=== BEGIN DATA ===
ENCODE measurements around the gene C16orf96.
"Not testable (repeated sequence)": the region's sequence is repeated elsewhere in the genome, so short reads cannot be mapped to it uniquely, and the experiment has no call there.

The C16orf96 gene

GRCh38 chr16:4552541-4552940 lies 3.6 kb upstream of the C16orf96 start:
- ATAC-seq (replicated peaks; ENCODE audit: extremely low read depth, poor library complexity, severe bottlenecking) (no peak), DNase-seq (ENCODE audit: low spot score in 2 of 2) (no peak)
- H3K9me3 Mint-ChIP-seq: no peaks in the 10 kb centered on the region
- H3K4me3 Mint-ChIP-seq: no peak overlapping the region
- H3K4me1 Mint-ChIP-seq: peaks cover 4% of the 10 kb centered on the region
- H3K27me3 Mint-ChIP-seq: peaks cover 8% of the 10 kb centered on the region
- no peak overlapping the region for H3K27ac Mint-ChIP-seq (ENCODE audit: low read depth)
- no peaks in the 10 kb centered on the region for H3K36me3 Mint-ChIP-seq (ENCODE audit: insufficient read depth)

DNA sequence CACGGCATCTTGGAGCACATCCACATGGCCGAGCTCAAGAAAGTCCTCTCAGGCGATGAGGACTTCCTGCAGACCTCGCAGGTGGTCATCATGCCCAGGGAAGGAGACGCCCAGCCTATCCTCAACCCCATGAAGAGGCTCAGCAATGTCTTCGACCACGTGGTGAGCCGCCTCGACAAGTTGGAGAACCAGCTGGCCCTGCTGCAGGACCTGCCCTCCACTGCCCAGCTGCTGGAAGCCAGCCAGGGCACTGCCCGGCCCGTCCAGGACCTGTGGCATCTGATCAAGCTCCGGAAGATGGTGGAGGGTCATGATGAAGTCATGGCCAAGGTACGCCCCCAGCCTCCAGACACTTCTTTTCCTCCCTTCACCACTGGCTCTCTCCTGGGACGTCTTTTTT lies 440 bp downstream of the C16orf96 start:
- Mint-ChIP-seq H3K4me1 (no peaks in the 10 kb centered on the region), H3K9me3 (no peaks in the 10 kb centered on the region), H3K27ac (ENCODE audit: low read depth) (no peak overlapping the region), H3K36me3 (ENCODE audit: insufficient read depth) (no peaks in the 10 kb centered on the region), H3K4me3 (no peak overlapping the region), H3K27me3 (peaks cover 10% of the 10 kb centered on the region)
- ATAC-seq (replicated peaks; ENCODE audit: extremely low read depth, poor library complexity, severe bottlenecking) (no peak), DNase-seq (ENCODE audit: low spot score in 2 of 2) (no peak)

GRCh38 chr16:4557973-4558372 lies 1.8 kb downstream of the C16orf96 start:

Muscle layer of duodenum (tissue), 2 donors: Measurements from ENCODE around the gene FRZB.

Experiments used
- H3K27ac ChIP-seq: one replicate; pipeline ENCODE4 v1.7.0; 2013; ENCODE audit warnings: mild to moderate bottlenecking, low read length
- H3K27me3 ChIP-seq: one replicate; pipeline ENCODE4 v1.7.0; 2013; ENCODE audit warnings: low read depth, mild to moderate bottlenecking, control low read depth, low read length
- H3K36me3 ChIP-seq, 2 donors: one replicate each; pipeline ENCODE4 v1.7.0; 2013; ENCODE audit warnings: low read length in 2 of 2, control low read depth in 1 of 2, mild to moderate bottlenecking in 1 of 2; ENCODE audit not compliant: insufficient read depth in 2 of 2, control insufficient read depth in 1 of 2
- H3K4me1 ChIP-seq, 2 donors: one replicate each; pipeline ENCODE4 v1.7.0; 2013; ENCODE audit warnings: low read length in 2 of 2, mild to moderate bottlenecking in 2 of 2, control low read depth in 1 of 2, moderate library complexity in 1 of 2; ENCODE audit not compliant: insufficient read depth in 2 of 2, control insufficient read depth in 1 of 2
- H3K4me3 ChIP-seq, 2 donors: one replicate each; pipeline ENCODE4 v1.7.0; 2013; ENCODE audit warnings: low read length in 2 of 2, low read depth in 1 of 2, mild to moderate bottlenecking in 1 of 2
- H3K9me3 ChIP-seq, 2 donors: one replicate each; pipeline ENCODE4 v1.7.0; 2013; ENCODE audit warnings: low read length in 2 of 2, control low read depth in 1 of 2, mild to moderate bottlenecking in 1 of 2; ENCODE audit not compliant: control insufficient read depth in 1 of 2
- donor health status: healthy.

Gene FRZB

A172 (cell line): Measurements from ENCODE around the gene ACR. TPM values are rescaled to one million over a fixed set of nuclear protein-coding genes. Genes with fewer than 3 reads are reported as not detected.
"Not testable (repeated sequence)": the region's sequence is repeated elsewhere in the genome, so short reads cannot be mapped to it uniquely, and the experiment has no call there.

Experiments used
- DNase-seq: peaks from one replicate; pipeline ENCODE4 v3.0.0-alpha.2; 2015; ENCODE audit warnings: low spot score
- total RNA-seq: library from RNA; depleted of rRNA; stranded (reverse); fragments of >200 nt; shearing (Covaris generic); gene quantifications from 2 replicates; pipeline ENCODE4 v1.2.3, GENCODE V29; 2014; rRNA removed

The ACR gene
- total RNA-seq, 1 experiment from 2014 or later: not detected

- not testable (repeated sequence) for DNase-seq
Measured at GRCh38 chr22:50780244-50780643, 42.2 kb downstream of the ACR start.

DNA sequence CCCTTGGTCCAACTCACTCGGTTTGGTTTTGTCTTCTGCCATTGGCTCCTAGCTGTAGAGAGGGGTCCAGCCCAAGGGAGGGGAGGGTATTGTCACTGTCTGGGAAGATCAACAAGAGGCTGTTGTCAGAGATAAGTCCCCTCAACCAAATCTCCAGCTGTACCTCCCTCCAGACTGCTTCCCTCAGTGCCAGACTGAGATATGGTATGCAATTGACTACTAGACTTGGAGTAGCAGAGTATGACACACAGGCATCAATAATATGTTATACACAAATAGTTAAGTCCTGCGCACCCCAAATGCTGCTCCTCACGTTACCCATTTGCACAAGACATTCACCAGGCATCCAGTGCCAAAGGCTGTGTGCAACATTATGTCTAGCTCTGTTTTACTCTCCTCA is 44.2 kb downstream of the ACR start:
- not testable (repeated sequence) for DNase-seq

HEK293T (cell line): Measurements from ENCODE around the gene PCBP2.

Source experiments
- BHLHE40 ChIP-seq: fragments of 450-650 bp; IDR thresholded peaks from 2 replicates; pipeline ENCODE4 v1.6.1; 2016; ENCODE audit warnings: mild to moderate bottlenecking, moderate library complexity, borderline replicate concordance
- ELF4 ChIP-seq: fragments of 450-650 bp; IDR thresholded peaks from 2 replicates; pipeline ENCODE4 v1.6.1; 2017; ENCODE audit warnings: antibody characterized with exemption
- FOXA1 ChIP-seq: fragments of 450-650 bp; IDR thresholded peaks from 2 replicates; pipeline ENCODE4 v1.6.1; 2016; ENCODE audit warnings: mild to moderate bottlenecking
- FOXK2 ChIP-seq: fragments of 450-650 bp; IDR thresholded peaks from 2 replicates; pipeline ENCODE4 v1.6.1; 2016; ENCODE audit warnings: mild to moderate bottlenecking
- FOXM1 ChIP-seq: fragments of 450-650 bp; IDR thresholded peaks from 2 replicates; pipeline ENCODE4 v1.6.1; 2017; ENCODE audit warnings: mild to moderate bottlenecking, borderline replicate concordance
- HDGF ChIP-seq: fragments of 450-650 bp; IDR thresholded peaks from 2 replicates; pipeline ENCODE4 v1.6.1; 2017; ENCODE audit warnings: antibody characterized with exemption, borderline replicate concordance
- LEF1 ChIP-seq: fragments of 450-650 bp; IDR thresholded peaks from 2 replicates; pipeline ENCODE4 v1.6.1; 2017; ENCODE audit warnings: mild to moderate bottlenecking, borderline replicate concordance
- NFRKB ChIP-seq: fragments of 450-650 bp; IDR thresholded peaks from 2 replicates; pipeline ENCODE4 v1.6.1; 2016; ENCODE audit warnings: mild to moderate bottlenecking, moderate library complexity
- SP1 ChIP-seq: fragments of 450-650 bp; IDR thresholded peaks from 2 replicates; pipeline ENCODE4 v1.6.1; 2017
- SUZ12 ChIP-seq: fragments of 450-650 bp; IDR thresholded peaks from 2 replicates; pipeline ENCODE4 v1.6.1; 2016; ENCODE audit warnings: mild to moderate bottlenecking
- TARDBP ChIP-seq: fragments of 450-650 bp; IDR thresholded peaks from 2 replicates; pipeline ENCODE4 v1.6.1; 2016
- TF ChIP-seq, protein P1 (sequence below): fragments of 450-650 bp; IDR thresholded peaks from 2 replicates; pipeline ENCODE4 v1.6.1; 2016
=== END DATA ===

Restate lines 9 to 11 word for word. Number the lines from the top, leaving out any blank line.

- H3K27me3 Mint-ChIP-seq: peaks cover 8% of the 10 kb centered on the region
- no peak overlapping the region for H3K27ac Mint-ChIP-seq (ENCODE audit: low read depth)
- no peaks in the 10 kb centered on the region for H3K36me3 Mint-ChIP-seq (ENCODE audit: insufficient read depth)